Every November we don the red poppy as a symbol of remembrance. When we see that splash of red peeking out from the coats and scarves of our fellow Canadians it gives us the opportunity to pause and reflect on the commitment and sacrifices made by Canada's service women and men. Over the years, we have had the great honour to interview some veterans of World War II. Their stories of war time are shared here, so that their stories, become the stories of all Canadians.
You can view more stories of war time remembrances, and view the collections relating to World War I and World War II by visiting the Innisfil Remembers page. Click Here.
“We went first night out in No Man's land, in a wheat field, and the German's opened up on us we all hit the ground. Major Fisher, he was like a father, he was a school teacher down in St. Catherines he had to make sure that everybody got covered and he got killed, and as I was laying on the ground there, the heads of wheat were falling on my back, so that's pretty close. Then we got word to go back to bergamot that was about a half mile away and we stayed there from then on and trained and went on from there all through France ……. first of all we went to [inaudible].... four of us took almost 1200 prisoners in one day from there we travelled up to the Seine River and as we were going through fields because the roads going to the Seine River was full of dead horses and cattle and everything else the air force.... the Germans couldn't retreat. And from there we crossed the Seine River and went up on hill 88 and that was when I was wounded in my right arm and my right leg.”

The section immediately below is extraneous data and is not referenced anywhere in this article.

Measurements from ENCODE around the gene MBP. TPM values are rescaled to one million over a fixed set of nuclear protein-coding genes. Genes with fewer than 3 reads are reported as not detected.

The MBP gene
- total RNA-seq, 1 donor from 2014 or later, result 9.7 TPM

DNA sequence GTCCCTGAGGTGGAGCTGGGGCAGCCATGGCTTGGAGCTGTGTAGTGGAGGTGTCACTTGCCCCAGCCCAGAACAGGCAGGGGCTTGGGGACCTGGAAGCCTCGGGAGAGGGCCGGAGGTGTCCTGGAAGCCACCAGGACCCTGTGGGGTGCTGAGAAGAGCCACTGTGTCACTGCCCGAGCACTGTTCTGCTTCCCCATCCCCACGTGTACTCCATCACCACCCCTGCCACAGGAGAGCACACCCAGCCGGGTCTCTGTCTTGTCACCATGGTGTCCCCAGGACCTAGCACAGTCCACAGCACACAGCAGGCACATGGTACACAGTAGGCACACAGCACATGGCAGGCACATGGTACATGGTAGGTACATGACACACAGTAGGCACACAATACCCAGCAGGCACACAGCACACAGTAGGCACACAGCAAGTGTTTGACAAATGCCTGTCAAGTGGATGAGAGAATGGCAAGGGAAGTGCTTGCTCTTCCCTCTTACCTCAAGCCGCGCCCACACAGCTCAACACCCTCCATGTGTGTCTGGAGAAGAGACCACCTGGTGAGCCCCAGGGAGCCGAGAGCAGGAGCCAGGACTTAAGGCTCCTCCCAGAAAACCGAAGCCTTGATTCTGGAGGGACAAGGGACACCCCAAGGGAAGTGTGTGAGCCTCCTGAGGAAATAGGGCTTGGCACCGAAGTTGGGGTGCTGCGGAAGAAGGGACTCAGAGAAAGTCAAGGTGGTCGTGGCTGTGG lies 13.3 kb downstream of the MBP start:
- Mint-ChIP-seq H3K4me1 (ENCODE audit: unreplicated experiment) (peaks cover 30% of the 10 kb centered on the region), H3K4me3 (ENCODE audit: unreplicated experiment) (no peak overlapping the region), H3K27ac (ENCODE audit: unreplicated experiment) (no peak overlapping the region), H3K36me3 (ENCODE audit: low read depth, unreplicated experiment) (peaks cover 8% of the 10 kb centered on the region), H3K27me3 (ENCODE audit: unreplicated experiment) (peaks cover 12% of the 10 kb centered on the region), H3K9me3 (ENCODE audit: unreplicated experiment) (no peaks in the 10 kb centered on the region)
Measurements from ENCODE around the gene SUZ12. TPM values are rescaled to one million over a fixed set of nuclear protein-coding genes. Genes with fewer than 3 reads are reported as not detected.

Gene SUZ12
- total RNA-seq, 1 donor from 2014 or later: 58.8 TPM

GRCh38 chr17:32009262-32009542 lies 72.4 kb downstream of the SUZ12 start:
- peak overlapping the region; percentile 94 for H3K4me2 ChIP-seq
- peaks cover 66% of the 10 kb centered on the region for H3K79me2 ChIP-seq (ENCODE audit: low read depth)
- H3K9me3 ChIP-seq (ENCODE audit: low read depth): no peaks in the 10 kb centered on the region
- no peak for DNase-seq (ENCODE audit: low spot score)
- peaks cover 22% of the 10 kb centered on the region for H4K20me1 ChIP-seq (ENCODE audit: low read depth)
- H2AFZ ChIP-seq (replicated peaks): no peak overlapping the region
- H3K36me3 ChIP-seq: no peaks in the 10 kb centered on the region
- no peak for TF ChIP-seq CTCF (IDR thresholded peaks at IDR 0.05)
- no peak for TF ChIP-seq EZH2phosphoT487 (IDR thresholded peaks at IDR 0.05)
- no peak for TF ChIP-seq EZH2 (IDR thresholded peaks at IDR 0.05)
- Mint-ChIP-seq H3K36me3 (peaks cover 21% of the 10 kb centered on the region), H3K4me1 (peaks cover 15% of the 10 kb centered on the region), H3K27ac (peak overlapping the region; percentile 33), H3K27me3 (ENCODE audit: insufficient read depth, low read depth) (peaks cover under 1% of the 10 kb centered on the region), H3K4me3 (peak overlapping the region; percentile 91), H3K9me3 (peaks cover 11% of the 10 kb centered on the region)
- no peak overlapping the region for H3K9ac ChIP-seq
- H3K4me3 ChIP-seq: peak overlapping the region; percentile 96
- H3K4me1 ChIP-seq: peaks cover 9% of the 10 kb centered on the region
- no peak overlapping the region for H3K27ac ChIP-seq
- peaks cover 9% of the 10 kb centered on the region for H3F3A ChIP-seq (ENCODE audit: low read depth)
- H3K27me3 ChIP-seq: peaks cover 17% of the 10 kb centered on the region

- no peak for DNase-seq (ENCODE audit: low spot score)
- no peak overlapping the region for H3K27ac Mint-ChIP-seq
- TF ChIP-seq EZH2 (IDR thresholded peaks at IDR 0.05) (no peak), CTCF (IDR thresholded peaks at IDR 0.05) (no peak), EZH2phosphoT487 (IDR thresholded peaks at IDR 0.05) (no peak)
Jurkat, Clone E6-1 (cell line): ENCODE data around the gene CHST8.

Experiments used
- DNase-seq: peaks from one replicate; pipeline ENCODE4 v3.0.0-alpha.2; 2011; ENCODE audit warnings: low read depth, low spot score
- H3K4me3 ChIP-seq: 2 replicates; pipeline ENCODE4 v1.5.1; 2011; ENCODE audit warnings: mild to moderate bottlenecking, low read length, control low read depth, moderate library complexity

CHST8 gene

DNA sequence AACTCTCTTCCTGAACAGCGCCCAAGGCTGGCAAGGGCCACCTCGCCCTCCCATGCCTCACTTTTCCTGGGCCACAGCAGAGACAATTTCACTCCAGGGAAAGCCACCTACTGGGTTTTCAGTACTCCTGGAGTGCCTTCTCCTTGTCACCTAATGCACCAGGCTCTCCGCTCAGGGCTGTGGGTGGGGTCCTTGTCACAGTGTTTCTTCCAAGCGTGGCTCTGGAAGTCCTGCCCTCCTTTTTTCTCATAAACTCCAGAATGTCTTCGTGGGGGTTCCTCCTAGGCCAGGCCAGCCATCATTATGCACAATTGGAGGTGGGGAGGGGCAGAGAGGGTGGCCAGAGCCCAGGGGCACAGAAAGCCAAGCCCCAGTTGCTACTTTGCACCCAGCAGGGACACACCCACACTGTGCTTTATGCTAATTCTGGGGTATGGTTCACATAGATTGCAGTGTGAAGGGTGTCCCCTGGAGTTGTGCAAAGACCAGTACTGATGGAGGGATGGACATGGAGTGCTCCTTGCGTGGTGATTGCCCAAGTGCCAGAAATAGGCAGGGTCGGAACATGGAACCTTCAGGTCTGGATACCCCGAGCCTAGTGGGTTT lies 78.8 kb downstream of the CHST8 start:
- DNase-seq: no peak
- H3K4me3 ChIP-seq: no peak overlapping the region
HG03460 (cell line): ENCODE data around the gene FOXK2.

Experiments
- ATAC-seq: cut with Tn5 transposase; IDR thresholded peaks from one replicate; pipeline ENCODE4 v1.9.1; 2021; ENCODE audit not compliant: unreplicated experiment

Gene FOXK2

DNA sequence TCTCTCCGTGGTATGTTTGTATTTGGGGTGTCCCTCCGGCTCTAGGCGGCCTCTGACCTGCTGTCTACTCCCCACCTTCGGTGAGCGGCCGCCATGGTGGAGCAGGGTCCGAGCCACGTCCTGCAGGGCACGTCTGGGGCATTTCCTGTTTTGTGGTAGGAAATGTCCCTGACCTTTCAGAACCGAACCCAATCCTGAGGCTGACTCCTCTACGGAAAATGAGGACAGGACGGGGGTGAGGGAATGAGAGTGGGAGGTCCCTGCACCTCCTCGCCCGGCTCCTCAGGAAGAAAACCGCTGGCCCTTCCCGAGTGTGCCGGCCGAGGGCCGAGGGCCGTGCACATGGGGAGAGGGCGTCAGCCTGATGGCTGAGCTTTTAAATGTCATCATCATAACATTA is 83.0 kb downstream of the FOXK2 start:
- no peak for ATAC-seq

- Elwood Webb
"On our tour we took the boat across to Belgium, Germany and France, mostly in Germany though is where we were finally stationed. It was very sad because there was so much bombing that had been done. We really didn’t feel too comfortable; the war had just recently ended, because there were still Nazis around, we didn’t go out alone and there was still a lot of bitterness. Everyone in Germany were Nazis although they say they weren’t most people were. One of the saddest parts we were touring around the toured as around to one of the camps where people had been killed, I think it was Belsen. And we saw a grave of 5000, if you can imagine, we saw the ovens and that was pretty devastating all way around."
- Shirlie Toro-Fralick